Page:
Words by John Kells Ingram (1823 to 1907), an academic at Trinity College Dublin; air by John Pigot (1822 to 1871), published in The Nation in 1843, prompted by the lack of appreciation among Daniel O'Connell's nationalist movement for the heroes of 1798.
Who fears to speak of 'Ninety-eight'?
Who blushes at the name?
When cowards mock the patriot's fate
Who hangs his head for shame?
He's all a knave or half a slave
Who slights his country thus,
But a true man, like you, man,
Will fill your glass with us.
We drink the memory of the brave,
The faithful and the few,
Some lie far off beyond the wave,
Some sleep in Ireland too;
All, all are gone, but still lives on
The fame of those who died,
All true men, like you, men,
Remember them with pride.
Some on the shores of distant lands
Their weary hearts have laid,
And by the stranger's heedless hands
Their lonely graves were made;
But though their clay be far away,
Beyond the Atlantic foam,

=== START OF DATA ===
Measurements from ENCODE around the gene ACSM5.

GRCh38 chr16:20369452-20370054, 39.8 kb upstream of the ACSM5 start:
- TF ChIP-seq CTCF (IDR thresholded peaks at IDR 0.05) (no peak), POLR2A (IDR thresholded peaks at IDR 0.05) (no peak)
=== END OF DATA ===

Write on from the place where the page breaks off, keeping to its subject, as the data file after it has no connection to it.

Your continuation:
In true men, like you, men,
Their spirit's still at home.
The dust of some is Irish earth,
Among their own they rest;
And that same land that gave them birth
Has caught them to her breast;
And we will pray that from their clay
Full many a race may start
Of true men, like you, men,
To play as brave a part.
They rose in dark and evil days
To free their native land
And kindled then a living blaze
That nothing shall withstand;
Alas, that might should conquer right,
They fell and passed away
But true men, like you, men,
Are plenty here today.
Then here's their memory, let it be
To us a guiding light
To cheer our fight for liberty
And teach us to unite!
Though good and ill be Ireland's still,
Though sad as their your fate,
Yet true men, be you, men,
Like those of 'Ninety-eight.